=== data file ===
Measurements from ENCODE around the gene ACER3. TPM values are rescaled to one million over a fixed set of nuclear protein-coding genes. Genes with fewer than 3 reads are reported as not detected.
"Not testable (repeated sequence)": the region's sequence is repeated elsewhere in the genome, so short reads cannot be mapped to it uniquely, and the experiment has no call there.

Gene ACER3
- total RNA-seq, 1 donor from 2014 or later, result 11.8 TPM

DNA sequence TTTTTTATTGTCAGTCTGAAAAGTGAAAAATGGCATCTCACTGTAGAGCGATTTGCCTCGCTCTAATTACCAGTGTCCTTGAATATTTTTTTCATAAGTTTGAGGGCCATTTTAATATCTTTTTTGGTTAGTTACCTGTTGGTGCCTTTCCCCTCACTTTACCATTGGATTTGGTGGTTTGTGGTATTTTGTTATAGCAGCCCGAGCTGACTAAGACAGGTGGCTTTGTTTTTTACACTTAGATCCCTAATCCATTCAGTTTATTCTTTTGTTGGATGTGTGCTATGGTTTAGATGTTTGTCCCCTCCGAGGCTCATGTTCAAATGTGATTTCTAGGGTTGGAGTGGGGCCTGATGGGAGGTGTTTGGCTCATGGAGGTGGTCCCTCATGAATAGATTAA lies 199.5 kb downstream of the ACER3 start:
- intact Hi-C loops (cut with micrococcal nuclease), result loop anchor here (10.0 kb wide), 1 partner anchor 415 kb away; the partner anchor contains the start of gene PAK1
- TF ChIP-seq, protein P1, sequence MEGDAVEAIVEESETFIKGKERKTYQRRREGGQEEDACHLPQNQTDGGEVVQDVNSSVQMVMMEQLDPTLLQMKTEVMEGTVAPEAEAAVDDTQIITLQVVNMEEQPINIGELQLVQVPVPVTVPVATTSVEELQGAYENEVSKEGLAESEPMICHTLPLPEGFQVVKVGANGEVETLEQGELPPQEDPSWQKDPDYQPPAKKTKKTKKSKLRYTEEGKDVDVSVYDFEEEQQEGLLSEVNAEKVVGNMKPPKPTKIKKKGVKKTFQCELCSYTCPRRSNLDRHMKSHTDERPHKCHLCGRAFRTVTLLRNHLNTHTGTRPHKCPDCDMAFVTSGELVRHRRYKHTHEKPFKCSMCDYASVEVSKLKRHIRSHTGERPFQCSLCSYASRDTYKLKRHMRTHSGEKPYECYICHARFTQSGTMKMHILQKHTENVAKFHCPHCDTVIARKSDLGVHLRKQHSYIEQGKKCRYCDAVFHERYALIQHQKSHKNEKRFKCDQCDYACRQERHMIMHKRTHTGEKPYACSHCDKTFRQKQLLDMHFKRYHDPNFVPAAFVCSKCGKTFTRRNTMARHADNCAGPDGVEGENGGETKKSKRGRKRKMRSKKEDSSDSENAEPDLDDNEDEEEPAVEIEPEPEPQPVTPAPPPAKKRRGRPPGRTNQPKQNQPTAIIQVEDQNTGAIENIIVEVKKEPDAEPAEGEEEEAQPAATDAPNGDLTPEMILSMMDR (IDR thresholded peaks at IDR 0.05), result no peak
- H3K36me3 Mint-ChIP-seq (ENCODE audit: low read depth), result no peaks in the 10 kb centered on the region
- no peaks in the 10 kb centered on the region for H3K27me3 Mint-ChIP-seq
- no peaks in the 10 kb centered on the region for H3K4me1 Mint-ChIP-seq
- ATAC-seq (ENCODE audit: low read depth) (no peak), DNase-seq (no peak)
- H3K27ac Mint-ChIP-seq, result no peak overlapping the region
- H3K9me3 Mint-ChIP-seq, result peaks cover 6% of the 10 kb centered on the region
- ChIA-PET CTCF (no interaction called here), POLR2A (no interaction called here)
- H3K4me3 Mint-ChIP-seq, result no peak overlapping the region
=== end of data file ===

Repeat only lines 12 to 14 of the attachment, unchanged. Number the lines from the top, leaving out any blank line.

- H3K27ac Mint-ChIP-seq, result no peak overlapping the region
- H3K9me3 Mint-ChIP-seq, result peaks cover 6% of the 10 kb centered on the region
- ChIA-PET CTCF (no interaction called here), POLR2A (no interaction called here)